Edited by André de Palma, Robin Lindsey, Emile Quinet and Roger Vickerman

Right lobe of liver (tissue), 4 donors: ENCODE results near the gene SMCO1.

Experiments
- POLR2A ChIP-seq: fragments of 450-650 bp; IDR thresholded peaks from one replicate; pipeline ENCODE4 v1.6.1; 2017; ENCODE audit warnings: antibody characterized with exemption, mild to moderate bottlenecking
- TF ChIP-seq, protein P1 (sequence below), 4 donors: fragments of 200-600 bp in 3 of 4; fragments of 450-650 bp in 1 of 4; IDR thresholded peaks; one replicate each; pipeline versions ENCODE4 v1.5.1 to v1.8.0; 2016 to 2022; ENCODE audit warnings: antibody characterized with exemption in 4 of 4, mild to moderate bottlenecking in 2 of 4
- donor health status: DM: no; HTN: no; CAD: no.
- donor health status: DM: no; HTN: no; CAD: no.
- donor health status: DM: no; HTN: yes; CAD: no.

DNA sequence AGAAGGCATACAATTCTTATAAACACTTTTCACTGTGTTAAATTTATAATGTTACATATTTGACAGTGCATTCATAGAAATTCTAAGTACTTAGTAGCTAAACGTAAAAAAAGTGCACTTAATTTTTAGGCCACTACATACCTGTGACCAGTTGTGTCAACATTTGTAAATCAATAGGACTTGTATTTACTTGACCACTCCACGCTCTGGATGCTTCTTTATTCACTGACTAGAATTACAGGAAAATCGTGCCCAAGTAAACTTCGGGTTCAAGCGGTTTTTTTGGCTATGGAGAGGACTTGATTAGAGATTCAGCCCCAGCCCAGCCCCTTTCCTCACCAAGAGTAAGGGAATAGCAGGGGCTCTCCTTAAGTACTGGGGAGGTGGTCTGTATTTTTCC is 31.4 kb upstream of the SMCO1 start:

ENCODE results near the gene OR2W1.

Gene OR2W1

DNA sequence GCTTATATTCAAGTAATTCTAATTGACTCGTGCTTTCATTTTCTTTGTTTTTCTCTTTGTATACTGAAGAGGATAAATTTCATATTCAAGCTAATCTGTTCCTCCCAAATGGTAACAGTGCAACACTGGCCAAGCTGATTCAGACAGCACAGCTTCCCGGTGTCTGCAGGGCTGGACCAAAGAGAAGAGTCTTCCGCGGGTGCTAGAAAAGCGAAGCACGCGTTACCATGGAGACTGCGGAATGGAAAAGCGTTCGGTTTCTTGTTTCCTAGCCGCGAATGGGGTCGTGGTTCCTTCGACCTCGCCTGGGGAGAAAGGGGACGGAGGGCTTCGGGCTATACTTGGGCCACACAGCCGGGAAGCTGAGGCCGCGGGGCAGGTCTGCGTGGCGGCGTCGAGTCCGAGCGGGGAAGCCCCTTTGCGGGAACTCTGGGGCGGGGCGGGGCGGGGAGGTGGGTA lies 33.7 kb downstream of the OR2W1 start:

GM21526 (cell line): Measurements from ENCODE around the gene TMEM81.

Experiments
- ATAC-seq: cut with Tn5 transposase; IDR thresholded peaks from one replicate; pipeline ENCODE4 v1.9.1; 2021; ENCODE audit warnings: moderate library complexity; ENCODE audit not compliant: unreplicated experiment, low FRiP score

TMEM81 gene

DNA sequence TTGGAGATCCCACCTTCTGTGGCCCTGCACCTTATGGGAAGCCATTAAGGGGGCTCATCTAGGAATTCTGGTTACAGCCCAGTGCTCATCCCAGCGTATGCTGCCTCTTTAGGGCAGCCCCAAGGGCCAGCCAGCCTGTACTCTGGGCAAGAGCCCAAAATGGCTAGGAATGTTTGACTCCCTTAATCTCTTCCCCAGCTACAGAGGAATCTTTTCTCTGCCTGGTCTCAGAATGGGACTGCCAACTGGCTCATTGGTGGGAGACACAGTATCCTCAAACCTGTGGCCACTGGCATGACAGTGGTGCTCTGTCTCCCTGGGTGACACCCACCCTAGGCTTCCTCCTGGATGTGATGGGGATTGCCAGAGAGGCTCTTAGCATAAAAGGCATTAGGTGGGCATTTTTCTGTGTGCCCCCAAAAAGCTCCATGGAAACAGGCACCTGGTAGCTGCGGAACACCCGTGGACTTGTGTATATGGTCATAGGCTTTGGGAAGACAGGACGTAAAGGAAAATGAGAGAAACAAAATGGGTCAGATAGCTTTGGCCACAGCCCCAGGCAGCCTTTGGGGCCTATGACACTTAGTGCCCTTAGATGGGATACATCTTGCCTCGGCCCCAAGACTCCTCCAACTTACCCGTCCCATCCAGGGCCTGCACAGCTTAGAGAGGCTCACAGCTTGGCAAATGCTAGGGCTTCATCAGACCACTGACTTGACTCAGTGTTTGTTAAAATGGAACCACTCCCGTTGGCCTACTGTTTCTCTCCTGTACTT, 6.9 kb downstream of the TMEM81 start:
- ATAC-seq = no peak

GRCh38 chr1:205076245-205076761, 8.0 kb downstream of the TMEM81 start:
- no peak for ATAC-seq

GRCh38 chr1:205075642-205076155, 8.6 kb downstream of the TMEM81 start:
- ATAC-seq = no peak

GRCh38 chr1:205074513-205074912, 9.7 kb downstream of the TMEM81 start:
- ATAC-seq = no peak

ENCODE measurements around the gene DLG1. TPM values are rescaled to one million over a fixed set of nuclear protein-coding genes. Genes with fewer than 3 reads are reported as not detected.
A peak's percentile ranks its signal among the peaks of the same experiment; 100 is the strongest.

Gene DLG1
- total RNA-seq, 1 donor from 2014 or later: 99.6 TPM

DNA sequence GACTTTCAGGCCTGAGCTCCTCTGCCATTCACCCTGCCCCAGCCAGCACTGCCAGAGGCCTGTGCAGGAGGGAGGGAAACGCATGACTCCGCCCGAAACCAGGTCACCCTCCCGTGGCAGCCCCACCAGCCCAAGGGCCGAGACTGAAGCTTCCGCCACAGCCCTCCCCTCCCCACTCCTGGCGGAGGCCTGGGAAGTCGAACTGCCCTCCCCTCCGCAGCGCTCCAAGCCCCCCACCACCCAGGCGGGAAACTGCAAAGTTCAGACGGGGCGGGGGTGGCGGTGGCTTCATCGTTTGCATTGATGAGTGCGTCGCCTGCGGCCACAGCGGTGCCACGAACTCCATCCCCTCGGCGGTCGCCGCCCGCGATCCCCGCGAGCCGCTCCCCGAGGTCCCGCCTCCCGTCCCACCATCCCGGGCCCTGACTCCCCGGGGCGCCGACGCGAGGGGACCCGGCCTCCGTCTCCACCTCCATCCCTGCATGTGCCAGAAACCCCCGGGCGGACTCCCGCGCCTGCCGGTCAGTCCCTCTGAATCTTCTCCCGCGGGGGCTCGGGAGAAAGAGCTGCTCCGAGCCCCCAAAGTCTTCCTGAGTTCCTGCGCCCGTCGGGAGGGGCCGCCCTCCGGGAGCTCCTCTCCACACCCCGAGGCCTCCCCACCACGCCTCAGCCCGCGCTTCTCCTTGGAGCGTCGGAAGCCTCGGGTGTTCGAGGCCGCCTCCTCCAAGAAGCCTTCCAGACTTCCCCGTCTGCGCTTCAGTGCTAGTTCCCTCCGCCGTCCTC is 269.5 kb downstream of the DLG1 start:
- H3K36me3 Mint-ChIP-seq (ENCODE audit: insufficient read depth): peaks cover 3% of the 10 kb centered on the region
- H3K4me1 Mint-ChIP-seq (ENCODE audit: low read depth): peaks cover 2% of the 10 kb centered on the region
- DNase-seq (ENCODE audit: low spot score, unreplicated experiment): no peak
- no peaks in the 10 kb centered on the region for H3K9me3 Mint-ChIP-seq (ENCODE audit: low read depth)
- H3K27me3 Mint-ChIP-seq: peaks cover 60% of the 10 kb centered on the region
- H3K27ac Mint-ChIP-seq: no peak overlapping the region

Rainer Friedrich and Emile Quinet INTRODUCTION Many European countries show a strong tradition of state intervention into various economic sectors, especially agriculture, energy and transport. This tradition has entailed a special attention to externalities, a major cause of public intervention. This is one of the reasons why the Commission of the European Union has devoted a lot of care to study transport externalities. Two specific motivations have reinforced this tendency. The first one is the idea that, in order to support an efficient transport market, it is necessary that the users pay their fair cost, which is composed of private costs, infrastructure costs and also external costs, and therefore it is important to be able to measure these external costs as a basis for determining transport taxes and charges. The second one is the growth of environmental concerns in Europe, exemplified by the rise of green political parties which became a prominent actor in the political life of many countries of this continent. Due to these reasons, it is commonly acknowledged in Europe that a fair transport pricing would have a strong impact on transport modal splits and on mobility, and it would enhance rail transport which is acknowledged to be more environmentally friendly but has been losing market share for freight transport. It would also contribute to reverse the long term growth of road transport, which is accompanied by a rise of congestion and emissions of greenhouse gases. Consequently, a large number of studies on external transport costs in...
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